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WATCH: Campaign to help parents spot deadly condition

WATCH: Campaign to help parents spot deadly condition

Published at 6:42pm 15th December 2016. (Updated at 6:45pm 15th December 2016)

Health bosses in Yorkshire are urging parents to look out for signs of sepsis.

It's a rare but serious complication of an infection and can lead to multiple organ failure and death if it isn't treated quickly.

The UK Sepsis Trust estimates that there are more than 120,000 cases of sepsis and around 37,000 deaths in England each year.

A new awareness campaign, which is mainly targeting parents and carers of children aged 0 to 4, includes a film featuring Melissa Mead, who lost her baby son, William, to sepsis in December 2014.

Melissa said: "Sepsis is a cruel, ruthless condition which doesn't discriminate and can affect anyone. I hope this campaign reaches as many people as possible, so all parents out there know about sepsis and how serious it can be.

"The more parents know, the quicker they can act if they suspect their child may be suffering from sepsis - it could be life-saving.

"I will never hear my sweet child say 'mummy I love you'. I will never know the man that William would have grown to be. So please, it is too late for me to 'think sepsis', but it's not too late for you."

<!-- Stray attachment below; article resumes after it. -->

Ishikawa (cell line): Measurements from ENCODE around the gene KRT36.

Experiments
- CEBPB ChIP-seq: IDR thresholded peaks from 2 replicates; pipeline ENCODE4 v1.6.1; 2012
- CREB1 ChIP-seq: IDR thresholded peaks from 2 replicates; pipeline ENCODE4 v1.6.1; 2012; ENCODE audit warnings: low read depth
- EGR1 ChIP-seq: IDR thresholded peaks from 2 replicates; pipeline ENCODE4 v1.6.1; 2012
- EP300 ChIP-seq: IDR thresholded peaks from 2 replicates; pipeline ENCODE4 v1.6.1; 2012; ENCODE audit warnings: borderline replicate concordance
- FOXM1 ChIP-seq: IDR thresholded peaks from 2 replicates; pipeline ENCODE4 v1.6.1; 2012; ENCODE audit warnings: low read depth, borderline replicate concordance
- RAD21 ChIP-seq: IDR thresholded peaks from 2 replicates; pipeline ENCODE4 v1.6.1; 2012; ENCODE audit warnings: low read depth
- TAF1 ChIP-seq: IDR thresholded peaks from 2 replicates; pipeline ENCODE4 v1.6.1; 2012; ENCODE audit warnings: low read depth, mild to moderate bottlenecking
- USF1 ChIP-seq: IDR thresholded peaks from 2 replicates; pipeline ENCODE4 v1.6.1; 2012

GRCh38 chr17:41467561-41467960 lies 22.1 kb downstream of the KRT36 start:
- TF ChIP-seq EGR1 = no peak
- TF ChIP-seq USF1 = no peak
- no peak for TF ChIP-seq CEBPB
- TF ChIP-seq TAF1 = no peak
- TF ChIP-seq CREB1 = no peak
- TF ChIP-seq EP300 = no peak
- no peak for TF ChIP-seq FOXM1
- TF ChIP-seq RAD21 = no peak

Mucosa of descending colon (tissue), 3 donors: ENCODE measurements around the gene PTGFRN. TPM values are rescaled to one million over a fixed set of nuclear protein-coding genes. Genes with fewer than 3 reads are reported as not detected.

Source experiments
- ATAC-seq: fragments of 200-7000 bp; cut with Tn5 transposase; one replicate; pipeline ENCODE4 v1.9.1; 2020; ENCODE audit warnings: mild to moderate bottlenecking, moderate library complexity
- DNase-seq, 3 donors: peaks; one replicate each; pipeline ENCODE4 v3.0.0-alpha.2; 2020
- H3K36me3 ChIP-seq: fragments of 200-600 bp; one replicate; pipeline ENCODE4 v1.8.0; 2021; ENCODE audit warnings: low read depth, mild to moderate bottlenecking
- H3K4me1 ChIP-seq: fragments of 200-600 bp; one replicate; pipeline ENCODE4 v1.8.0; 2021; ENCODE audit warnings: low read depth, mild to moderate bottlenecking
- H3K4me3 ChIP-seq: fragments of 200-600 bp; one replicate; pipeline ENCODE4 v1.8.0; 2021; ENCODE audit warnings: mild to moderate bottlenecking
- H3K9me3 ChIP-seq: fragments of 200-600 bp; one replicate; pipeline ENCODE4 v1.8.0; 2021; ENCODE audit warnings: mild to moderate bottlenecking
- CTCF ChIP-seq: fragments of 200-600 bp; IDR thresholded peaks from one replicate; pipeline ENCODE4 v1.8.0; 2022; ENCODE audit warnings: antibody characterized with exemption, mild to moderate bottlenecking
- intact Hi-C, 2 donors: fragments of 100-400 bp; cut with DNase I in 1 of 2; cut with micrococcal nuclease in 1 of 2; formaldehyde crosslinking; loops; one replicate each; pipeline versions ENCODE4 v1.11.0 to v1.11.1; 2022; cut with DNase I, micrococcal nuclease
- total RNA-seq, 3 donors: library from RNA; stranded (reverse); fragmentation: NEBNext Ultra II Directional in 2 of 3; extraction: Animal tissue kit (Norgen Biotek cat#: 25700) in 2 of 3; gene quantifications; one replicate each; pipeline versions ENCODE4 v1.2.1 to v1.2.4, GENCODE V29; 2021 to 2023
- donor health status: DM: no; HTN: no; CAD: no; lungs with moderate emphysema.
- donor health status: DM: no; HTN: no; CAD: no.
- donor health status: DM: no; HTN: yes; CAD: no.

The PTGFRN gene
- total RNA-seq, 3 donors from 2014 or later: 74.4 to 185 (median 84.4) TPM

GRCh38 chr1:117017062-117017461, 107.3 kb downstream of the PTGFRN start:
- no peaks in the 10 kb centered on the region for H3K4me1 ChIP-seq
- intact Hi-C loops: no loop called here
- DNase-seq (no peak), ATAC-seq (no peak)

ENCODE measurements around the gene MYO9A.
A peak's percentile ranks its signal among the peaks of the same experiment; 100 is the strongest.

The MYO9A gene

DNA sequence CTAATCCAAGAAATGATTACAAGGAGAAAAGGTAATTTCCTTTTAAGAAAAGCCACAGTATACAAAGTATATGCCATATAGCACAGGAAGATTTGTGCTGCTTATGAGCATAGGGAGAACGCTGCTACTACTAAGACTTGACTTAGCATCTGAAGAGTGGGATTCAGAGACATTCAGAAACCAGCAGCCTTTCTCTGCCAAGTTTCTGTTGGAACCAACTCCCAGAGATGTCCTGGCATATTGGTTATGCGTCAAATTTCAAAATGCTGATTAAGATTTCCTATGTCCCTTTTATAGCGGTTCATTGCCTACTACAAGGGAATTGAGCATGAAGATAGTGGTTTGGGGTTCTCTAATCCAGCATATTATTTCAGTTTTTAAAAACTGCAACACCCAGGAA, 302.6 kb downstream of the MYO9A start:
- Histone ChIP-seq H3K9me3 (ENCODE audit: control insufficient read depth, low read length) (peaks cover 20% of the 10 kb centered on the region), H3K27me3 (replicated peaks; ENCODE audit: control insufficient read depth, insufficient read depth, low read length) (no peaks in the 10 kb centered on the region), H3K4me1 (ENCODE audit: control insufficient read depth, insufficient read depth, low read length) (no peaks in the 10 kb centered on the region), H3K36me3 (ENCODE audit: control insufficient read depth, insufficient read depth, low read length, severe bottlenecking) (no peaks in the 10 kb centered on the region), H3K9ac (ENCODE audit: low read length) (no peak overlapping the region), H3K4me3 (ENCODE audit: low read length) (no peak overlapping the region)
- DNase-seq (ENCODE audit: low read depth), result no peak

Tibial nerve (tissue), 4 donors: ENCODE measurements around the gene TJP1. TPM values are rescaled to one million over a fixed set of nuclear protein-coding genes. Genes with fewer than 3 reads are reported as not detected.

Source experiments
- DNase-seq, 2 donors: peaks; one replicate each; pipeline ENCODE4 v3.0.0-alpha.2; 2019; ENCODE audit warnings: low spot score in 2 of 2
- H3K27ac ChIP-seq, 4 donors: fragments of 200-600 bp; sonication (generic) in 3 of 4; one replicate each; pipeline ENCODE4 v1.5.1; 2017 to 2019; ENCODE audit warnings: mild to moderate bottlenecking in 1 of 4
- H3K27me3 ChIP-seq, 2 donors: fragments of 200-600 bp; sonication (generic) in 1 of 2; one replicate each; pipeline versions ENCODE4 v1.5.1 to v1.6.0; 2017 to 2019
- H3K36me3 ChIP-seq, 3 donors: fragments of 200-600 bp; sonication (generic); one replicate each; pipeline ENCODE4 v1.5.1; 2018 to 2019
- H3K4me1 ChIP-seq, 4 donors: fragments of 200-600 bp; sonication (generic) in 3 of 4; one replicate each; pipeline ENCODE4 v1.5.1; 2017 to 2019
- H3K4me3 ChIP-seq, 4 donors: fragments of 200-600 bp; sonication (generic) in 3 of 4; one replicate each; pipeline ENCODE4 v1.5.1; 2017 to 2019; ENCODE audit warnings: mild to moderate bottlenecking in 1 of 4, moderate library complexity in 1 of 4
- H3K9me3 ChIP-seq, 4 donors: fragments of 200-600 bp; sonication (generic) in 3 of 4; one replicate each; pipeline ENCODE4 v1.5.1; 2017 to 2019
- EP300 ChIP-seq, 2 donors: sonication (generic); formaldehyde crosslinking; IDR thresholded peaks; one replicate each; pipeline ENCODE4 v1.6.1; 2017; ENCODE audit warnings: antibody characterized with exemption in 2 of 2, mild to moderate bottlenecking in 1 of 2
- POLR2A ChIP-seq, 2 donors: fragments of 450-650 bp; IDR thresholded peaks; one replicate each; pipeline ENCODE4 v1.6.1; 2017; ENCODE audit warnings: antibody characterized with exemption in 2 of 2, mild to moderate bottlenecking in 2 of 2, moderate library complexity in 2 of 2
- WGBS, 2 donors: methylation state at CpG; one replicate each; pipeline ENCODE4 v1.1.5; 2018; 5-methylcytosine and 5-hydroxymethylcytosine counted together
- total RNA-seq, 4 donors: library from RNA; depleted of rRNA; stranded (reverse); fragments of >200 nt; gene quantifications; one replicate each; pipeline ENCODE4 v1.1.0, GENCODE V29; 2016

Dr Mike Gent, Deputy Director of Health Protection for Public Health England in Yorkshire and the Humber, added: "We know that acting quickly in cases of sepsis can save a child's life and it is important parents have the information to take action.

"This campaign gives parents vital information about sepsis, helps them identify the symptoms of sepsis, and encourages them to seek the appropriate medical attention."

Leaflets and posters will urge parents to dial 999 or take their child to A&E if they display any of the following signs:

  • Looks mottled, bluish or pale.
  • Is very lethargic or difficult to wake.
  • Feels abnormally cold to touch.
  • Is breathing very fast.
  • Has a rash that does not fade when you press it.
  • Has a fit or convulsion.

The campaign comes on top of measures already taken by the NHS to improve early recognition and timely treatment of sepsis.

A national scheme has been introduced to make sure at-risk patients are screened for sepsis as quickly as possible and receive timely treatment when they're admitted to hospital.

Health Education England is also working with the NHS to make sure that all health professionals have the knowledge and skills to identify and treat sepsis.

More information at www.nhs.uk/sepsis and www.sepsistrust.org